As paranoid conspiracy/alien invader prophet DJ Harlan Griffith (Doug E. Doug, "Cool Runnings") broadcasts to the town from an old silver trailer, pets begin to disappear, followed by ostrich from the mayor's farm, then Aunt Gladys.  'No one ever believes the kid' observes Mike, wielding a two foot spider leg he's found at Joshua's web-coated farm.  A muffled scream from older sister Ashley's (Scarlett Johansson, "Ghost World") bedroom brings the adults to witness an oversized male orb weaver in action for themselves.  Sheriff Parker enlists Deputy Pete (Rick Overton, the poor man's Jeffrey Tambor) to bring all police weaponry (including Lee Harvey Oswald's rifle) before rallying the town to gather at Prosperity Mall for a final showdown (shades of "Dawn of the Dead").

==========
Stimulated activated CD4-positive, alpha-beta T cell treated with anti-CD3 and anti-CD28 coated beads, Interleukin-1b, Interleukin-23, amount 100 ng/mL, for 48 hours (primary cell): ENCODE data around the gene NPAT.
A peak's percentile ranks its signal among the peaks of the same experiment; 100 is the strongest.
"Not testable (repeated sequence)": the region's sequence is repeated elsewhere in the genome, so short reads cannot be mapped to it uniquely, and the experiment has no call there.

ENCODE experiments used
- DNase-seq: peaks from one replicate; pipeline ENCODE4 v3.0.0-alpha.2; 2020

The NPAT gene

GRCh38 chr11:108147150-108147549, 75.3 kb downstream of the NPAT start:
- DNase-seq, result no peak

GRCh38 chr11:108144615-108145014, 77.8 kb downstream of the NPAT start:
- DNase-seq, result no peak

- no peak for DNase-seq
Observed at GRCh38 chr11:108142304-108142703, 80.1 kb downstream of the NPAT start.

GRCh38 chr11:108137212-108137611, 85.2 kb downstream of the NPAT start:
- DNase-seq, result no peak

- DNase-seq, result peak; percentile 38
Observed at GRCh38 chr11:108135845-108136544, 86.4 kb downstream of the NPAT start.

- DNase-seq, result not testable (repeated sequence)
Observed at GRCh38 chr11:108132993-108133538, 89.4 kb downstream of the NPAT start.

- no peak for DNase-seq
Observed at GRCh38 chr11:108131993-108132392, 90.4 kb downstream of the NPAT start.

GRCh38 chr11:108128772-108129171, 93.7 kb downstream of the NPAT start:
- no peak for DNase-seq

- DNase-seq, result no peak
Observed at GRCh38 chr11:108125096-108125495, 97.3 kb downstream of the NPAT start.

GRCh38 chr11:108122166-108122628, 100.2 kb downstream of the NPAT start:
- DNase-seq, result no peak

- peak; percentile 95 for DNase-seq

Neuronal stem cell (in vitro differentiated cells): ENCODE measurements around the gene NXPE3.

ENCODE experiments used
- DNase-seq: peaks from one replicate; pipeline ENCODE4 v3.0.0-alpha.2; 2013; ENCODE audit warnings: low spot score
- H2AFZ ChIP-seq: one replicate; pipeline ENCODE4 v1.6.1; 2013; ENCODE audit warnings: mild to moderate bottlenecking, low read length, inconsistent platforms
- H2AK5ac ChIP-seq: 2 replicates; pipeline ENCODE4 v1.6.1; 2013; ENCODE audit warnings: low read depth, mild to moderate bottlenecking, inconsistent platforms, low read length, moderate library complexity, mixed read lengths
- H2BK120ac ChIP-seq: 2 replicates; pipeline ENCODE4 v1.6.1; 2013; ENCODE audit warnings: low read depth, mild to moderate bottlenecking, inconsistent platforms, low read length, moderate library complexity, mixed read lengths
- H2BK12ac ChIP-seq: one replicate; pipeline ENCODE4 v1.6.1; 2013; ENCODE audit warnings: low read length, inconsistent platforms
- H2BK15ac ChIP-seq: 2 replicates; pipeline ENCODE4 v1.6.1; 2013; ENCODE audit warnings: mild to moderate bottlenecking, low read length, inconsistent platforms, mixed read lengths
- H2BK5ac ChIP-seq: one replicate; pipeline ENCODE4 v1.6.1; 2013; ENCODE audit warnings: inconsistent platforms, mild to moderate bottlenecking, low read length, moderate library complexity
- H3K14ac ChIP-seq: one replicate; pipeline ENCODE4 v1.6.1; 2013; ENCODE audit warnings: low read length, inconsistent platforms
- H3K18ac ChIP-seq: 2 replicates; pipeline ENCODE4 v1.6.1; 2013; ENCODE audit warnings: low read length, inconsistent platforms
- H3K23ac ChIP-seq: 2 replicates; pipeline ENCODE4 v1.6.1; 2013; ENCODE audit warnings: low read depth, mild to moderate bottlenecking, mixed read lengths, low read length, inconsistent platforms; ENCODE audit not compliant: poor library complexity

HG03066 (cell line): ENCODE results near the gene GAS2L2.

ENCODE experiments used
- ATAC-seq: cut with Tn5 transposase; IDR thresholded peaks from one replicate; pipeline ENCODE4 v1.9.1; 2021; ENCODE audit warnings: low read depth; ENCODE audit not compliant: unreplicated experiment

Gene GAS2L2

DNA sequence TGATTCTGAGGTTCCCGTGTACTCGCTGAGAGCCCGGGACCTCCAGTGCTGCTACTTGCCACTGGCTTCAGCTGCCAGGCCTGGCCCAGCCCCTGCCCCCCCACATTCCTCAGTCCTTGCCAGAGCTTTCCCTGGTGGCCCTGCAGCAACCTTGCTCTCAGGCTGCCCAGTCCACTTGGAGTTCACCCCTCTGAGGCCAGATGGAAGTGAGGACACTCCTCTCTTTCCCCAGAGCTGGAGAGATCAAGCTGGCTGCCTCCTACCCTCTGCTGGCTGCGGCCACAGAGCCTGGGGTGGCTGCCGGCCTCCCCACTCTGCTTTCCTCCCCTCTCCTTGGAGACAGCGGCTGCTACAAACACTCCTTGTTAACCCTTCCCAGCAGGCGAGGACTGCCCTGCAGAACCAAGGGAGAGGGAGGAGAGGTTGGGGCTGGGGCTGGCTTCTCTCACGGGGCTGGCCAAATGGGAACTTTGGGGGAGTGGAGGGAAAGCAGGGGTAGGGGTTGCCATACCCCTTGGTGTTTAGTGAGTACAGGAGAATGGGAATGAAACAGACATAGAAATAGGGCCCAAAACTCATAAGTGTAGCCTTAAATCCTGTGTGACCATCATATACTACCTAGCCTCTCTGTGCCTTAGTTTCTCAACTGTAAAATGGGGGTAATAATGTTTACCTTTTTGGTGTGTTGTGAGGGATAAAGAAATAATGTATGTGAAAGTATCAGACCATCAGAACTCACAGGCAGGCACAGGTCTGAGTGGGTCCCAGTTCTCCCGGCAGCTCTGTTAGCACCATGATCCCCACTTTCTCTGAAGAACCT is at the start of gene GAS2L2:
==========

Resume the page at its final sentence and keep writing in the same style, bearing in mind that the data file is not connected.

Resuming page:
"Eight Legged Freaks" does a lot of things right.  It features a strong central female character being ably assisted by a love interest (Wuhrer and Arquette work well together).  The Deputy who's initially played for a dummy (a tip o' the hat to Arquette's "Scream" character perchance?) is heroic when it counts.  The jokey film references are often subtle (watch for the townsperson amidst the armed mall mob who wears a hockey mask).  The spider effects are fun, particularly the jumpers chasing dirt bikes through the desert and those trap door sneaks leaving a flurry of feathers where an ostrich used to be.

Even though this is a self-aware parody, the body build up began to bother me.  Multitudes of people are attacked by spiders, but unless the person is one of the central characters, NO ONE EVER ATTEMPTS TO HELP THEM.  Yes, it's fun for a while, but it runs out of steam completely around the hour mark.

"Eight Legged Freaks" would be great programming for the summer drive-in if there were any of those venues left.

C